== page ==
Tuesday, December 04, 2018

“I Was a Boy Here!” | Marvel Classic Comics #36 (1978)



Never a publisher to pass up a chance for exciting action, Marvel's adaptation has the Ghost of Christmas Past whisk Scrooge out the window for a super-powered flight over the city and into the countryside (with Scrooge showing entirely too much thigh for me in one panel, but maybe that's your thing).

My read on Marvel's Scrooge is that he's legitimately mentally ill, but that the ghosts are real and are trying to help him heal. His severe mood changes from his office reassert themselves in this scene so that he does experience the full joy of seeing his childhood companions again, but also the full despair (complete with visual sobbing) of re-experiencing his childhood loneliness. He's also hearing voices that aren't there. The Ghost's line about the "solitary child neglected by his friends" is given to a caption box, so no one is saying it aloud, but Scrooge responds anyway with, "Yes... I know," before breaking down into tears.

Scrooge is running the gamut of emotions in this scene and it appears to unhinge him even more. It adds a scary, but fascinating element to Scrooge's vision of the literary characters and his insistence (right out of Dickens) that "one Christmastime when I was left here all alone, Ali Baba did come -- just like that!" Is this the moment when Scrooge snapped?

Marvel takes out some of the lesser known literary friends from Dickens and replaces them with Aladdin and his genie (while explicitly showing that Scrooge is reading 1001 Arabian Nights). As the visions conclude, Scrooge explains that he had been "left all alone to manufacture his own Christmas joy." This isn't from Dickens, so I give it extra meaning in describing the mental state of Marvel's Scrooge. This is no random Christmas plucked from Scrooge's childhood. This is the one that broke him.

Something I like is that writer Doug Moench doesn't try to blame this on Scrooge's schoolmates. The description of them is right out of Dickens, which means that we can take the word "friends" seriously and understand their neglect of Scrooge to be without malice. We don't see any interaction between Scrooge and the other kids, so it's possible to read it either way, but I prefer the idea that Scrooge's profound loneliness is the product of thoughtlessness rather than deliberate ill-will. Not that this makes it any better. If anything, it's a challenge for us to always be on the lookout for people who feel excluded so that we can welcome and draw them in.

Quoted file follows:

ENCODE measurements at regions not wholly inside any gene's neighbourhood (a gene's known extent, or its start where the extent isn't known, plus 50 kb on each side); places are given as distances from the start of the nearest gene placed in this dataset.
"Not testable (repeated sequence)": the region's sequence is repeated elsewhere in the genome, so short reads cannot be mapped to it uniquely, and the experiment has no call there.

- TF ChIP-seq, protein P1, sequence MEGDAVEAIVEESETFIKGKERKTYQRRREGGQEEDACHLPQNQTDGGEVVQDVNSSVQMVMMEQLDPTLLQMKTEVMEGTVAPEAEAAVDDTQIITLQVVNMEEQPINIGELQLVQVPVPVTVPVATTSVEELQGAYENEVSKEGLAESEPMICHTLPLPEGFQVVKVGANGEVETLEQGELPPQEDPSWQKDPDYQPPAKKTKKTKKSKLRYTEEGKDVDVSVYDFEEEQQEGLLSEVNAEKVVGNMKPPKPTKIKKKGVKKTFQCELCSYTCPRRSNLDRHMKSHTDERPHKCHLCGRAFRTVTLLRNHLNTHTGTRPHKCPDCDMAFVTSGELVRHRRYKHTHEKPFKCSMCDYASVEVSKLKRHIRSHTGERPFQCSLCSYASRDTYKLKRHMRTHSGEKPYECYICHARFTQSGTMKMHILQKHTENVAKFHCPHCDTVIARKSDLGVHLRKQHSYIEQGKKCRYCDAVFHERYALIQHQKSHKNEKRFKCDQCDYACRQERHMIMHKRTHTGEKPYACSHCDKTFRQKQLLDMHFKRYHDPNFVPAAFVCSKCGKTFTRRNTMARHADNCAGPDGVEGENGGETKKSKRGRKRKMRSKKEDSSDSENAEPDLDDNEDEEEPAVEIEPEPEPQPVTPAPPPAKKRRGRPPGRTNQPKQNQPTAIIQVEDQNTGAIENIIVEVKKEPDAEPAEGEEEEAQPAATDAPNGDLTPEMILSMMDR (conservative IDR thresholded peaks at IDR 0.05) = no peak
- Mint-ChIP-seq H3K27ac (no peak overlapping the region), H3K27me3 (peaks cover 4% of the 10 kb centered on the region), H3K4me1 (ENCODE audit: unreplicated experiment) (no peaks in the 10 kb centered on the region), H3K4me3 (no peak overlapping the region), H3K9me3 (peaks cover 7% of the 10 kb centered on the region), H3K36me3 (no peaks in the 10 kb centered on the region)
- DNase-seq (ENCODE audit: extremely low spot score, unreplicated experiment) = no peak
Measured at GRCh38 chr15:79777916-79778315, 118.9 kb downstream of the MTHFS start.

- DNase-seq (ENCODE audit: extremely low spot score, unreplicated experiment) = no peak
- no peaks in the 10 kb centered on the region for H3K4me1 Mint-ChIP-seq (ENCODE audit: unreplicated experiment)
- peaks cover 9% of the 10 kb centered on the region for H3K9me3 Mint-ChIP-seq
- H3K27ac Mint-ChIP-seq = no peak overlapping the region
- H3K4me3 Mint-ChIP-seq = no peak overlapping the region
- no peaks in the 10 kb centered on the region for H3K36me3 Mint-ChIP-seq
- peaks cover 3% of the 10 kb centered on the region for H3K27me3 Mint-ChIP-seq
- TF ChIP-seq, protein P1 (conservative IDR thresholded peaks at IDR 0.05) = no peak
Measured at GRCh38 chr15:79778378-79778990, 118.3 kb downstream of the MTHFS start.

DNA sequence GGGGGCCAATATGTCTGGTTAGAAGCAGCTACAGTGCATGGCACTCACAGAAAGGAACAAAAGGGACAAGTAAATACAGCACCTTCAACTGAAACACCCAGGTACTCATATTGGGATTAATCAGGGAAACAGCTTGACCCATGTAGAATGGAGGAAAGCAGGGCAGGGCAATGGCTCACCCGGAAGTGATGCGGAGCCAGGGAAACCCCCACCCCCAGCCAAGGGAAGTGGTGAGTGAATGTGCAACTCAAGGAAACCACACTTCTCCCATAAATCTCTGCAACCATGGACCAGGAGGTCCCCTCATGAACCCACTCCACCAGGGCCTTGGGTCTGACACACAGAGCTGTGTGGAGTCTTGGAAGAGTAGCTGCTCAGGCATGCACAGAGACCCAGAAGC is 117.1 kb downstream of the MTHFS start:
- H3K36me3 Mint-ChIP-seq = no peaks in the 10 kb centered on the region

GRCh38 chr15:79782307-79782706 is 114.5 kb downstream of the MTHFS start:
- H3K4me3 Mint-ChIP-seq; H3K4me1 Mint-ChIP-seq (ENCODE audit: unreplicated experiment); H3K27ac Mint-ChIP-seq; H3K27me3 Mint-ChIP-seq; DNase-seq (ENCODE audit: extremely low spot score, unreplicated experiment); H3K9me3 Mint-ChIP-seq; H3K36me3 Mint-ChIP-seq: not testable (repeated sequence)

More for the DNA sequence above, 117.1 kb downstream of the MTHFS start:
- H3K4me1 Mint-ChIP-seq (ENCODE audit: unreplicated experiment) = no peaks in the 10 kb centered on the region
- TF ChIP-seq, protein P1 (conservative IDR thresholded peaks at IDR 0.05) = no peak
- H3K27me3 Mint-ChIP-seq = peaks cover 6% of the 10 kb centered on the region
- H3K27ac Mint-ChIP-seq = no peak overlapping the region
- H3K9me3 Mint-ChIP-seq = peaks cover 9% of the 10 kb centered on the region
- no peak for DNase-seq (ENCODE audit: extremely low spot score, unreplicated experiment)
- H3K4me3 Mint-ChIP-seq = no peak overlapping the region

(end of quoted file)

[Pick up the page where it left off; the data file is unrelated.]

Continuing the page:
Marvel doesn't spell out the condition of the school, but does mention after the time jump that it's "a little darker and more dirty" than it was before, implying that the school's administrators aren't keeping it up very well. This could be another form of neglect as easily as it could be evidence that Scrooge comes from a poor family. It might not be that this is the best Scrooge's father can afford. Maybe it's all he cares to give the poor kid.

Fan does mention their father. Her dialogue is pretty faithful to Dickens, so she says that Father is kinder now and that he considers Scrooge old enough to leave the school. Like Dickens, she also implies that the trip home isn't permanent: "You're to be a man! But first, we'll be together all Christmas long and have the merriest time in all the world!" That's all we know. There's no suggestion about why Scrooge's dad has been unkind in the past.

Fan is younger than Scrooge, but not by much. Like the Classics Illustrated version, she looks to be in her early teens. Possibly a bit older. And unlike Dickens, she's driven the coach herself to the school. There's no postboy (or schoolmaster) in the scene. Scrooge just gets in the carriage with her and leaves.

There's also no mention of how Fan dies, just that she does. Which may be what Scrooge is thinking about when a final caption tells us, "Although they had just emerged from the school, Scrooge felt an uneasiness of the mind." That's a paraphrased line from Dickens where it refers to Scrooge's thoughts about Fred. In Dickens, Scrooge's memories of Fan is causing him to regret how he's treated her son. This is less clear in Marvel though, and "uneasiness of the mind" only further solidifies my reading of Scrooge as needing mental healing, having re-witnessed the events that disturbed him in the first place.

2 comments:

Caffeinated Joe said...

If that is the year Scrooge snapped and headed down the path that led him to be who he becomes, it must have made that first Christmas home with Fan and their father interesting. Scrooge must have been back and forth in his mood swings.

Michael May said...

Ha! I want to read that fan fiction!

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